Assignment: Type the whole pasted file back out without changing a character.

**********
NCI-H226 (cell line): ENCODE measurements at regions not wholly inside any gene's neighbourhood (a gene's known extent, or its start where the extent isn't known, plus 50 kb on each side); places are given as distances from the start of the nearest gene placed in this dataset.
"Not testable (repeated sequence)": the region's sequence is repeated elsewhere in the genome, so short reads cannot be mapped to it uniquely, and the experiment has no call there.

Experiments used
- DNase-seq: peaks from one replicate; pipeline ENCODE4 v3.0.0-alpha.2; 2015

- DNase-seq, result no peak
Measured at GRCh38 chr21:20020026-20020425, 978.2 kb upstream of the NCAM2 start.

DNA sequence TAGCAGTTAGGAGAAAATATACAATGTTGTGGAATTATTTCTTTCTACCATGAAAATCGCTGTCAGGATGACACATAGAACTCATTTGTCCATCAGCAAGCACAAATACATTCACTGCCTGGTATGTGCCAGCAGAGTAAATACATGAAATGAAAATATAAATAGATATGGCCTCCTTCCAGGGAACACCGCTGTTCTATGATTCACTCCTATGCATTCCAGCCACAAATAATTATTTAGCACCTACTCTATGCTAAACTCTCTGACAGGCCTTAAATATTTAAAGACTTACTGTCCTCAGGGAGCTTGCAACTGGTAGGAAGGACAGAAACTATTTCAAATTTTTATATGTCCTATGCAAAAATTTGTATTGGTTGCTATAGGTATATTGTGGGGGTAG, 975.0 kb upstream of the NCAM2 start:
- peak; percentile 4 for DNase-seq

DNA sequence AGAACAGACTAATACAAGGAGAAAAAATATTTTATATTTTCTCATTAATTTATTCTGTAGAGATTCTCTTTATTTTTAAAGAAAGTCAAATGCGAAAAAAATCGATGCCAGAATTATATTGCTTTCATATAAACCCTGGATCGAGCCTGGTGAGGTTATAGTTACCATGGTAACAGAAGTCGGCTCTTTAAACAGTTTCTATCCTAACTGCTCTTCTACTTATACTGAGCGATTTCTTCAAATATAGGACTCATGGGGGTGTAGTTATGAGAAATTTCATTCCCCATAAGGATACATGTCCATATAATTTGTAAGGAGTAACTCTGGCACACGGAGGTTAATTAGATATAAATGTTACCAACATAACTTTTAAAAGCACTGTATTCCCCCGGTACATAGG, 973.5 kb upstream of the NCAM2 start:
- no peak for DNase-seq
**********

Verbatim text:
NCI-H226 (cell line): ENCODE measurements at regions not wholly inside any gene's neighbourhood (a gene's known extent, or its start where the extent isn't known, plus 50 kb on each side); places are given as distances from the start of the nearest gene placed in this dataset.
"Not testable (repeated sequence)": the region's sequence is repeated elsewhere in the genome, so short reads cannot be mapped to it uniquely, and the experiment has no call there.

Experiments used
- DNase-seq: peaks from one replicate; pipeline ENCODE4 v3.0.0-alpha.2; 2015

- DNase-seq, result no peak
Measured at GRCh38 chr21:20020026-20020425, 978.2 kb upstream of the NCAM2 start.

DNA sequence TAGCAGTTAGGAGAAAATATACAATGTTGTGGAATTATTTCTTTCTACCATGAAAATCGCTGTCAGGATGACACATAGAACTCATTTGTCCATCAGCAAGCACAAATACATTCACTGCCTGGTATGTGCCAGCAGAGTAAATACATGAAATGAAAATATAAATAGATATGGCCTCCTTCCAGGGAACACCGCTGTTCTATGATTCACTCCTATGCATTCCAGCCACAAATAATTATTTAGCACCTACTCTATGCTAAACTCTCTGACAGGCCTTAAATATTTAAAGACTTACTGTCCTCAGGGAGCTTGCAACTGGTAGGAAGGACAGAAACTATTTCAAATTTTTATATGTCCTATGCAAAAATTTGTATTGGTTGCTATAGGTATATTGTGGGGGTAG, 975.0 kb upstream of the NCAM2 start:
- peak; percentile 4 for DNase-seq

DNA sequence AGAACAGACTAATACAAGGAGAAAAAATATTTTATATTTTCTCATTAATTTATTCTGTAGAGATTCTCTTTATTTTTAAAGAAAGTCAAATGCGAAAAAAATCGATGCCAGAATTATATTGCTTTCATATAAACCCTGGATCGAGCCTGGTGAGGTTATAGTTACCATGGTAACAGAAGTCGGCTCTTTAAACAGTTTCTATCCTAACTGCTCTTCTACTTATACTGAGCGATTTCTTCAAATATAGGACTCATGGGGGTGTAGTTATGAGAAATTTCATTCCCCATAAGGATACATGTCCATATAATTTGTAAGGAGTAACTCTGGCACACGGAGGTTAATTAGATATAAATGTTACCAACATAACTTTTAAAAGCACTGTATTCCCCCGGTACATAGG, 973.5 kb upstream of the NCAM2 start:
- no peak for DNase-seq